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Business

Siemens, Telekom Test Friendlier System for Shedding Workers

Siemens and Deutsche Telekom are planning massive job cuts in the coming years. To circumnavigate Germany's strict employee protection laws and tough unions, the two giants are testing a new idea.

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Siemens wants to steer many of its employees into its in-house agency

Two of Germany’s biggest employers are turning to in-house employment agencies to help unions swallow massive job cuts in the coming years.

Deutsche Telekom plans higher-than-anticipated cuts of up to 50,000 jobs worldwide, 80 percent of them in Germany. Siemens AG said it plans to cut 6,000 jobs in Germany, part of 17,000 cuts worldwide.

With unemployment remaining steady at four million, the two German giants are facing stiff union opposition and will have to navigate a German employee protection law that makes dismissal extremely difficult.

In response, the two announced this week they plan to divert most of their unemployed to in-house employment agencies (Personal Service Agencies) that will re-train them for other jobs within the companies or help them get work outside. The plans will affect up to 16,800 employees at Telekom and around 2,000 at Siemens, mostly in their trouble-laden Information and Communications Network (ICN).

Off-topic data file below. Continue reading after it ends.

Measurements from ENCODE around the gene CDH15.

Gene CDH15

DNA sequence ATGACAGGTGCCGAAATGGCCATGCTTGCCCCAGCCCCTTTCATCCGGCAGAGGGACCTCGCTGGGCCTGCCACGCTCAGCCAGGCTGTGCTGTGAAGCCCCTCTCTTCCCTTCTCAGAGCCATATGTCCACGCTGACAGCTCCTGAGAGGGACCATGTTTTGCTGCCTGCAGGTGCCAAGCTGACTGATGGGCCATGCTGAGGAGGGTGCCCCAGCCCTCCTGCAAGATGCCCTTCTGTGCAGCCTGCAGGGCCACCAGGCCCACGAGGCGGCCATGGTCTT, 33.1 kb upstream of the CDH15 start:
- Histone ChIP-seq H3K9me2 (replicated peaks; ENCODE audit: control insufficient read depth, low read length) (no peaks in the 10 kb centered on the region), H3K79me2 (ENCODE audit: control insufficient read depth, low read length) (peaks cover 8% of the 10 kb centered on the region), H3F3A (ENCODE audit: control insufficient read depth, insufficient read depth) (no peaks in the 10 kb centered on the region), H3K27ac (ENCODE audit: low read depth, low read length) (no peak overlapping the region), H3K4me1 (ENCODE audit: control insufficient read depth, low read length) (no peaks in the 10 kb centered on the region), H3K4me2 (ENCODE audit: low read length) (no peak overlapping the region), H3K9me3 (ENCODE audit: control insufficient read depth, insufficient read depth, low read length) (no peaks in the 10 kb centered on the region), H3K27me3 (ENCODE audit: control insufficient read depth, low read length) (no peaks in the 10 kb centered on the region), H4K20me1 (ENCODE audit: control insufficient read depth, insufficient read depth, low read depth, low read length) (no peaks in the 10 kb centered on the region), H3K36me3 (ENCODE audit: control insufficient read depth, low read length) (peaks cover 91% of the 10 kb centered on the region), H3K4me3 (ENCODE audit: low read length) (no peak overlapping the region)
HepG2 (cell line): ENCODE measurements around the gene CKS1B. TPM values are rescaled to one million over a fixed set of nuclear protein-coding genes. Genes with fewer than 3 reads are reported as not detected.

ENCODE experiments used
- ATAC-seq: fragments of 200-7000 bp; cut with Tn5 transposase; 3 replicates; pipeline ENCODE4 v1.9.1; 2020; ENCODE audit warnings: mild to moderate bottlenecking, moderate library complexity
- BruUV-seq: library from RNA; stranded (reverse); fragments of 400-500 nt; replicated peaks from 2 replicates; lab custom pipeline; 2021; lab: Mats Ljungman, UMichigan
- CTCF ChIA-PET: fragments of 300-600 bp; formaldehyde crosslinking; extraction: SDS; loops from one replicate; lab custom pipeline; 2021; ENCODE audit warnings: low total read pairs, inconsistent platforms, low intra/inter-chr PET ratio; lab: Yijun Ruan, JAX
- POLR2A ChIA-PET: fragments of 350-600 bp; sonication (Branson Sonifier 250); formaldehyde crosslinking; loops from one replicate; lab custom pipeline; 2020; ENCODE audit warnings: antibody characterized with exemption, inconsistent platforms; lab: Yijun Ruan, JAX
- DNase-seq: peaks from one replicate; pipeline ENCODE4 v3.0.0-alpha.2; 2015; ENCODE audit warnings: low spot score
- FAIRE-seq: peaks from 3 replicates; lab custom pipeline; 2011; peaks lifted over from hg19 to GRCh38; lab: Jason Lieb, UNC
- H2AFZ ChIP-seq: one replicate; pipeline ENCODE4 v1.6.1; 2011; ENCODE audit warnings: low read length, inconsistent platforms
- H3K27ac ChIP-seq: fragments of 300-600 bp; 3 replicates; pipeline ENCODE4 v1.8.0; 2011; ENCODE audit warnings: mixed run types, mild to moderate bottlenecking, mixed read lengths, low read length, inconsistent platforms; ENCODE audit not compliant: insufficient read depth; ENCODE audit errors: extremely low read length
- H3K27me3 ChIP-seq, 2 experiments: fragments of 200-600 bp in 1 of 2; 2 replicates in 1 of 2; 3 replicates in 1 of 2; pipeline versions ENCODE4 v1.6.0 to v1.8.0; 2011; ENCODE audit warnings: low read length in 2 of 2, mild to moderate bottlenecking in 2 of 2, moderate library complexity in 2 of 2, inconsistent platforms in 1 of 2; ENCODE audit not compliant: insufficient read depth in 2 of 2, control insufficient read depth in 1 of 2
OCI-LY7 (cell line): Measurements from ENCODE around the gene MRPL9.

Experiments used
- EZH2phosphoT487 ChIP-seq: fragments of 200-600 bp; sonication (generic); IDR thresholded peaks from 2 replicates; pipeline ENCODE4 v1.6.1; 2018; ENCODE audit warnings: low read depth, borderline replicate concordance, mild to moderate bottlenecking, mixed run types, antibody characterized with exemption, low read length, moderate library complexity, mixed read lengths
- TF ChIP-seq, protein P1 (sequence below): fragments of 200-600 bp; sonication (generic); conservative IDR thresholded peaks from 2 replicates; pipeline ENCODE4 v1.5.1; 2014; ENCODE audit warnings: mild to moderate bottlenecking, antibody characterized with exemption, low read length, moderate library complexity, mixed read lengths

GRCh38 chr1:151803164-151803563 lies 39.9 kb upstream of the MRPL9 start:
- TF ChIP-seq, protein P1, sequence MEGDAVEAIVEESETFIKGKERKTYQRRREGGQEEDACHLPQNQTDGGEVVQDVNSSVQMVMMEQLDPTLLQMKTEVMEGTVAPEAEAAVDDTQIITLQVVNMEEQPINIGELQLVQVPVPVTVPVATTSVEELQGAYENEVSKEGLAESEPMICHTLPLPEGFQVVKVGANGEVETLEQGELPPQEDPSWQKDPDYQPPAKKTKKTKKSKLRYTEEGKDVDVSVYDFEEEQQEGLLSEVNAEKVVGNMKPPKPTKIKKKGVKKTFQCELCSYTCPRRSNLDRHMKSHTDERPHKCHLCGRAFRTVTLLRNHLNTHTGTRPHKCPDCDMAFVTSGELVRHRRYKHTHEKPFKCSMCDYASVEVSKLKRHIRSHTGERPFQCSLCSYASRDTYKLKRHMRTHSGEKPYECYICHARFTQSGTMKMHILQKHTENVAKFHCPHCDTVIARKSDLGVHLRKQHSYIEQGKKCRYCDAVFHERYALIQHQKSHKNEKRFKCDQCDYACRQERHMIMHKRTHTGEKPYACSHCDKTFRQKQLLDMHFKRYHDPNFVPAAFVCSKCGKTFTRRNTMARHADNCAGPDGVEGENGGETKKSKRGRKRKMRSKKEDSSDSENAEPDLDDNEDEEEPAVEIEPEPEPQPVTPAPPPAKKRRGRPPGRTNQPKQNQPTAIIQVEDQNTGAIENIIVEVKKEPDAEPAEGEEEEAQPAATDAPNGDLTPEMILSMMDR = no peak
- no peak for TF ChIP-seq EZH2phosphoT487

“We are still in negotiations so this is very tentative,” a Siemens AG spokesman told DW-WORLD.

Keeping their salaries while looking for a job

But he said guidelines for such a plan have already been discussed. The employee would earn a full-year's salary while being retrained by Siemens, said the spokesman. Telekom, which introduced its PSA plan last year, pays the employees salary for up to three years, said a union spokesman.

The employment agencies have been a buzzword in Germany ever since Chancellor Gerhard Schröder proposed introducing such a plan on a nationwide level this past summer. The proposal was criticized by industry and opposition parties as a weak solution to Germany’s labor market problems.

Unions, however, have greeted Schröder's idea and have similar praise for Telekom and Siemens said.

"Of course, we would like them to keep their jobs," Hermann Zoller, spokesman for the union Ver.di. "But we’re very pleased with this accomplishment."

Hustling to turn it around

Both companies are in a rush to right sinking ships. The ICN wing of Siemens, which sets up networks for companies, has been suffering of late, reporting a 461 million euro loss during the first nine months of this year.

Meanwhile, Telekom is in the middle of a massive savings package. Interim CEO Hemlut Sihler wants to reduce the company’s 65 billion euro debt to 50 billion by the end of the year.

The CEO laid out a plan in August that saw cuts in the company’s advertising budget and envisioned job reductions of up to 22,000 in Germany alone. Worldwide the company employs close to 260,000 people, of which 40,000 are now expected to lose their jobs.

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